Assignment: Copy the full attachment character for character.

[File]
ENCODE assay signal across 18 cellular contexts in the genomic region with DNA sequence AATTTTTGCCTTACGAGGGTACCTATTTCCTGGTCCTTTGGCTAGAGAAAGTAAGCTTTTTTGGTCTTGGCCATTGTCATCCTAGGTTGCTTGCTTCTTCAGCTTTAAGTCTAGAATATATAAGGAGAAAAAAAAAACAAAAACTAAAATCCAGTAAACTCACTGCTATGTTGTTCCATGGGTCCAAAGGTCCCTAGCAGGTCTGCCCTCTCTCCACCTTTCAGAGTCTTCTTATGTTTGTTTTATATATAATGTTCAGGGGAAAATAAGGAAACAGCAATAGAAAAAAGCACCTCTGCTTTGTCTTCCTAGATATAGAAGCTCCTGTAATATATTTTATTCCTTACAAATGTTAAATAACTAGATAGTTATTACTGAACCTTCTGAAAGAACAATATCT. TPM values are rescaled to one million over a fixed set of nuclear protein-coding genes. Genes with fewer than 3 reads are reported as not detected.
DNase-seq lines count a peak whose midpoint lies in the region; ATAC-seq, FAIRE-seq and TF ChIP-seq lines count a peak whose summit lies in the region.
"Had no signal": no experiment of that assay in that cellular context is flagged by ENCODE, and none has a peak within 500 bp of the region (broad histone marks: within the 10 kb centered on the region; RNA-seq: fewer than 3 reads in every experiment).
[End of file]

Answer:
ENCODE assay signal across 18 cellular contexts in the genomic region with DNA sequence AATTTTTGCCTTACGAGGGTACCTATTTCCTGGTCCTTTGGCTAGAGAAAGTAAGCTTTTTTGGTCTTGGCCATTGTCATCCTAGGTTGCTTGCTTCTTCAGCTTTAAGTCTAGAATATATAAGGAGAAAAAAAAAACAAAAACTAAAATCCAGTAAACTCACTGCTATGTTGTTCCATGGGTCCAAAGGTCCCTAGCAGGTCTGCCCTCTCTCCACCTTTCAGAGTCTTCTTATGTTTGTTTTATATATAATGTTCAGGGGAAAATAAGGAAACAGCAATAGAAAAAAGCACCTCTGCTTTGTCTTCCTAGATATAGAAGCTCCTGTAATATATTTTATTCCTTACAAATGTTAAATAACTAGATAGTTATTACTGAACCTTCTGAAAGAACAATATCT. TPM values are rescaled to one million over a fixed set of nuclear protein-coding genes. Genes with fewer than 3 reads are reported as not detected.
DNase-seq lines count a peak whose midpoint lies in the region; ATAC-seq, FAIRE-seq and TF ChIP-seq lines count a peak whose summit lies in the region.
"Had no signal": no experiment of that assay in that cellular context is flagged by ENCODE, and none has a peak within 500 bp of the region (broad histone marks: within the 10 kb centered on the region; RNA-seq: fewer than 3 reads in every experiment).